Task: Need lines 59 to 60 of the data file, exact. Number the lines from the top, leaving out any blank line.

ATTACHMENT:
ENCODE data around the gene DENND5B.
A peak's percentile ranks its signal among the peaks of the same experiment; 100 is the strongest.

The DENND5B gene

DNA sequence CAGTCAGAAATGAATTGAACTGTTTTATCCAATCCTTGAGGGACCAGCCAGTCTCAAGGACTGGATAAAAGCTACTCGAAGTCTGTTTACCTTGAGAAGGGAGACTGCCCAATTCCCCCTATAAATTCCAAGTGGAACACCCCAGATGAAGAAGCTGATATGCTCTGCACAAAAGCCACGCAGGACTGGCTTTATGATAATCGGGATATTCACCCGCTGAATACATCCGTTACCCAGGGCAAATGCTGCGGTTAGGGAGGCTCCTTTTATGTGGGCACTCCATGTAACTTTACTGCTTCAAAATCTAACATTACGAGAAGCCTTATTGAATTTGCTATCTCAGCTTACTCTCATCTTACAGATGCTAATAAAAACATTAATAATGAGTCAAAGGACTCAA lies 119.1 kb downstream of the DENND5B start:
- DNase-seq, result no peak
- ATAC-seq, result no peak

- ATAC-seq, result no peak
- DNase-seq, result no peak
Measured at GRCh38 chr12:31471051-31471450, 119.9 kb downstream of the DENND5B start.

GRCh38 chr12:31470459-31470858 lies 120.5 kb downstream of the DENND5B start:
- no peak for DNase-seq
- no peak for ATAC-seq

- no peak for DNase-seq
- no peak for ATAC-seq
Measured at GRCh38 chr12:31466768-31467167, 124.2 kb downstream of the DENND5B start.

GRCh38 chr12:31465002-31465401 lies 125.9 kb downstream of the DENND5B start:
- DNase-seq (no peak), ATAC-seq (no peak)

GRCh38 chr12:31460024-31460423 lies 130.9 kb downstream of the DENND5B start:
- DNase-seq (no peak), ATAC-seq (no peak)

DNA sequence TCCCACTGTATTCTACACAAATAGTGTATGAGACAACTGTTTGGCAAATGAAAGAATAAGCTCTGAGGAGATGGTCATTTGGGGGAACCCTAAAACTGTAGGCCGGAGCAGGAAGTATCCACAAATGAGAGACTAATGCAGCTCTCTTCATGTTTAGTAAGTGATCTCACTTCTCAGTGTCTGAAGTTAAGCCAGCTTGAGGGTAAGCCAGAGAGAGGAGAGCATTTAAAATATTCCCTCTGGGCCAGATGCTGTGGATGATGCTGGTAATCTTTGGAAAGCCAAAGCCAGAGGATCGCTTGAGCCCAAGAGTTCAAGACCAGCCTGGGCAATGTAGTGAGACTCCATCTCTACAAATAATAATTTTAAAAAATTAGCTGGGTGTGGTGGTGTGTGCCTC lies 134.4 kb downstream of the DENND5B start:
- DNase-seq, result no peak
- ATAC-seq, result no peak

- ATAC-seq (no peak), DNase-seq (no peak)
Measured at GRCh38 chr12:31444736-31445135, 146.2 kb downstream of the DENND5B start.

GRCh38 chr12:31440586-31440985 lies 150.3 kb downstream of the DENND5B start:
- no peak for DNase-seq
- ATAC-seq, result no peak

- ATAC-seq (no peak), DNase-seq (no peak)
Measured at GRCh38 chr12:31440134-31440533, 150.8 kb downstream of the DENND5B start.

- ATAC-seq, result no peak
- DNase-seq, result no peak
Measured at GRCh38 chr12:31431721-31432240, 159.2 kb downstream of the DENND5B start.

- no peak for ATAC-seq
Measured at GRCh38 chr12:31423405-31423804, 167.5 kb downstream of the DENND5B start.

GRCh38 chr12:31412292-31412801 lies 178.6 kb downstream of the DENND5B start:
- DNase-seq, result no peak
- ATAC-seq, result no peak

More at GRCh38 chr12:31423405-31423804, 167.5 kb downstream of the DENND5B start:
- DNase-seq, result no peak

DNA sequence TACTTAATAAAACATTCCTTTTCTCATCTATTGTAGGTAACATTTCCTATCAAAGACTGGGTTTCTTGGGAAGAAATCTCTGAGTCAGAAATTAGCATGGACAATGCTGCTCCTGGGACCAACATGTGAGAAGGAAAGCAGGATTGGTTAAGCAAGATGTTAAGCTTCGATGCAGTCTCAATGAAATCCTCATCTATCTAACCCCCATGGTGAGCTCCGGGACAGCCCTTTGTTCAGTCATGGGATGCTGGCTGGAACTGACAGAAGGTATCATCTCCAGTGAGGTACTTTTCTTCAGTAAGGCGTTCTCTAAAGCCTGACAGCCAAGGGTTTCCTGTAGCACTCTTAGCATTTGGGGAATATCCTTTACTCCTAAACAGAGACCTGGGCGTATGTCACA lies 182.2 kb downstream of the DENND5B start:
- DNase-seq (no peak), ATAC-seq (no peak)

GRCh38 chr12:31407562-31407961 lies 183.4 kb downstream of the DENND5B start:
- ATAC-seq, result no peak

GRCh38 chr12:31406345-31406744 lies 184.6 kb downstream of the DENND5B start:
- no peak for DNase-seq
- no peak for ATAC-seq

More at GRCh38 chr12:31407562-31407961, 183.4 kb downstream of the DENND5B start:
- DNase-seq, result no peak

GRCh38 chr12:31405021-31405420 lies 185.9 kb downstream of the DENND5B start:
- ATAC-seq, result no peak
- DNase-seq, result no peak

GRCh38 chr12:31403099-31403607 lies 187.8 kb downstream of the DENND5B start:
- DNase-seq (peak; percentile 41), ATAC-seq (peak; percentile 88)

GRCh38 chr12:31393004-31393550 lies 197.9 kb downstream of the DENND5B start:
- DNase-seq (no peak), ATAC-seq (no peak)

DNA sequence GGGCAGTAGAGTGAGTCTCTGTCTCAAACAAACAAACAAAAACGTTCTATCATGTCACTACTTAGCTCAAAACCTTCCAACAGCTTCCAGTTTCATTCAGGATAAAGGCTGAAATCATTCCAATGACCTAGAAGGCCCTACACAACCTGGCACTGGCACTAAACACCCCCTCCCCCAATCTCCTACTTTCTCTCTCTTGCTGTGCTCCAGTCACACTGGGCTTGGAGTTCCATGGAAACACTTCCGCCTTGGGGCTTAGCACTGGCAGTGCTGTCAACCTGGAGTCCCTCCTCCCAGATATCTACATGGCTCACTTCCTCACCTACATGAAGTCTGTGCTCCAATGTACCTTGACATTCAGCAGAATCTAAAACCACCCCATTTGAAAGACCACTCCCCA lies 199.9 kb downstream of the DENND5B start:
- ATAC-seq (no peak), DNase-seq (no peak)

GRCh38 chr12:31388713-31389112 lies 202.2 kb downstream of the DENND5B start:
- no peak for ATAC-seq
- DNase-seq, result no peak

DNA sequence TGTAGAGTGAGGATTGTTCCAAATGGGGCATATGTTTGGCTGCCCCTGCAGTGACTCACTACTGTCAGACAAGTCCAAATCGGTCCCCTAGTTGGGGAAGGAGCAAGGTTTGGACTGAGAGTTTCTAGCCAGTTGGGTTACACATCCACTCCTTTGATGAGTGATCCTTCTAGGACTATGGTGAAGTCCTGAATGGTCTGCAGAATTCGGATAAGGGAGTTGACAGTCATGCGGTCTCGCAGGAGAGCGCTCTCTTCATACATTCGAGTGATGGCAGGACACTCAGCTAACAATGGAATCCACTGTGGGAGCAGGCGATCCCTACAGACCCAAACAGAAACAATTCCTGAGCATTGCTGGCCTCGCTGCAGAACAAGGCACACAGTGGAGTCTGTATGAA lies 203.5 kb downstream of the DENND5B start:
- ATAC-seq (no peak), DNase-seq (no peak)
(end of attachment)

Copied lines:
- no peak for ATAC-seq
- DNase-seq, result no peak